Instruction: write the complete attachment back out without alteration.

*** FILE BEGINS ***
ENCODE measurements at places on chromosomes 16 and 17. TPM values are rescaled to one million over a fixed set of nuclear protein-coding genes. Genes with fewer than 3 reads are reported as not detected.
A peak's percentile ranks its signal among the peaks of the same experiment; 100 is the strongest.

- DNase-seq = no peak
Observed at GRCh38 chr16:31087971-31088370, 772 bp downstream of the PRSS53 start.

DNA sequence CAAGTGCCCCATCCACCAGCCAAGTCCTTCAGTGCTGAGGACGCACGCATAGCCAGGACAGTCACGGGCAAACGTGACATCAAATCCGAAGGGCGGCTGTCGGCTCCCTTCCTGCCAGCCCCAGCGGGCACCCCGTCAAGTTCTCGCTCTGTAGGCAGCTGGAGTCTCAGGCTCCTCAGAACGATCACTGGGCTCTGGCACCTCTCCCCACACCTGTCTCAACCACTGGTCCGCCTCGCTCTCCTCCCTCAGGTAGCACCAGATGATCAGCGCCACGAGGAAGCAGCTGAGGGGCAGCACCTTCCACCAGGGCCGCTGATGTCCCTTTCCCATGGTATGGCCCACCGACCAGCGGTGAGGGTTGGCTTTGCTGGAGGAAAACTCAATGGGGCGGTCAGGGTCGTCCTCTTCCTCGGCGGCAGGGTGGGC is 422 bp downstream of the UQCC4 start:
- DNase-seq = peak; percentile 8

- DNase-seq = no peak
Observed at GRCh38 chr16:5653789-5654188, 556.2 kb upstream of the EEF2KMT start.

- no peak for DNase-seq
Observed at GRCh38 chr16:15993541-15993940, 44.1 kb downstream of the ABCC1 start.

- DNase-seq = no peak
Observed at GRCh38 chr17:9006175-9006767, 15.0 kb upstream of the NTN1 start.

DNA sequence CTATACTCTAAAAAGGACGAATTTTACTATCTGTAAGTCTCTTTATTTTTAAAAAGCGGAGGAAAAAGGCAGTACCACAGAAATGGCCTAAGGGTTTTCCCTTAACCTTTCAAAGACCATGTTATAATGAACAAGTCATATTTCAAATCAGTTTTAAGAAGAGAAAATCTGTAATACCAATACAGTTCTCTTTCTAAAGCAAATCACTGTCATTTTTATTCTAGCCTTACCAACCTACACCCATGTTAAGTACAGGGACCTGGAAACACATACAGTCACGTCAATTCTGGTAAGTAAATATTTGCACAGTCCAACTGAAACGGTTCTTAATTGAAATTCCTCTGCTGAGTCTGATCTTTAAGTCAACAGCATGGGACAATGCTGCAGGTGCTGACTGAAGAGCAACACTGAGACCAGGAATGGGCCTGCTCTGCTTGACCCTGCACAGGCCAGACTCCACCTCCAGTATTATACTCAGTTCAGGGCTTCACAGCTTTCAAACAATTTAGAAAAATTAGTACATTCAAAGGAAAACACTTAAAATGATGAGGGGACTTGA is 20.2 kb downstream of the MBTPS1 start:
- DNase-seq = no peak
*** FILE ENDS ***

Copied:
ENCODE measurements at places on chromosomes 16 and 17. TPM values are rescaled to one million over a fixed set of nuclear protein-coding genes. Genes with fewer than 3 reads are reported as not detected.
A peak's percentile ranks its signal among the peaks of the same experiment; 100 is the strongest.

- DNase-seq = no peak
Observed at GRCh38 chr16:31087971-31088370, 772 bp downstream of the PRSS53 start.

DNA sequence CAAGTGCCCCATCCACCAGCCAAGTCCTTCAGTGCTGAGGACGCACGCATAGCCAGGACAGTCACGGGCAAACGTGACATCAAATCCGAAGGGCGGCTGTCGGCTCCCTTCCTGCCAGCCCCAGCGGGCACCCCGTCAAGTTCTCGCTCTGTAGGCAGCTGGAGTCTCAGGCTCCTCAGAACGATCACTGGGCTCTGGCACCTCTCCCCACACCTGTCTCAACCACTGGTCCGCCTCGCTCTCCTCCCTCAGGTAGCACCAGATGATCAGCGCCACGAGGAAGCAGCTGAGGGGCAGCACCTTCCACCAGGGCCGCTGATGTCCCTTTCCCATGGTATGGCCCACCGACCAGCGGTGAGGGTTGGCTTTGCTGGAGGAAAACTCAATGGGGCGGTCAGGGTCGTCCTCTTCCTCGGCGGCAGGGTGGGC is 422 bp downstream of the UQCC4 start:
- DNase-seq = peak; percentile 8

- DNase-seq = no peak
Observed at GRCh38 chr16:5653789-5654188, 556.2 kb upstream of the EEF2KMT start.

- no peak for DNase-seq
Observed at GRCh38 chr16:15993541-15993940, 44.1 kb downstream of the ABCC1 start.

- DNase-seq = no peak
Observed at GRCh38 chr17:9006175-9006767, 15.0 kb upstream of the NTN1 start.

DNA sequence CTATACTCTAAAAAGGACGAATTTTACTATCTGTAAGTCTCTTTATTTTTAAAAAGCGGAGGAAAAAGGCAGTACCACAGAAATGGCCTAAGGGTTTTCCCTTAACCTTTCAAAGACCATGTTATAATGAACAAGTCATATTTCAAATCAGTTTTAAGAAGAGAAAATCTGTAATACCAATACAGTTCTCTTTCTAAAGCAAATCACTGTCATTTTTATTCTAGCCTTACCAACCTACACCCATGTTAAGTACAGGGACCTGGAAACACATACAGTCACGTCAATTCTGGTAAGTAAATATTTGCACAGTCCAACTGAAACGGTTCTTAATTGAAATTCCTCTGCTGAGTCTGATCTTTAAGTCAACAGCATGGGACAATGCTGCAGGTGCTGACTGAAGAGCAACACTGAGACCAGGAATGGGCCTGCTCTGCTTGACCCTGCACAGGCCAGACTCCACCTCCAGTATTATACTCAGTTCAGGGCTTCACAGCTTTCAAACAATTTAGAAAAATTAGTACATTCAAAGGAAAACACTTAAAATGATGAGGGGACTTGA is 20.2 kb downstream of the MBTPS1 start:
- DNase-seq = no peak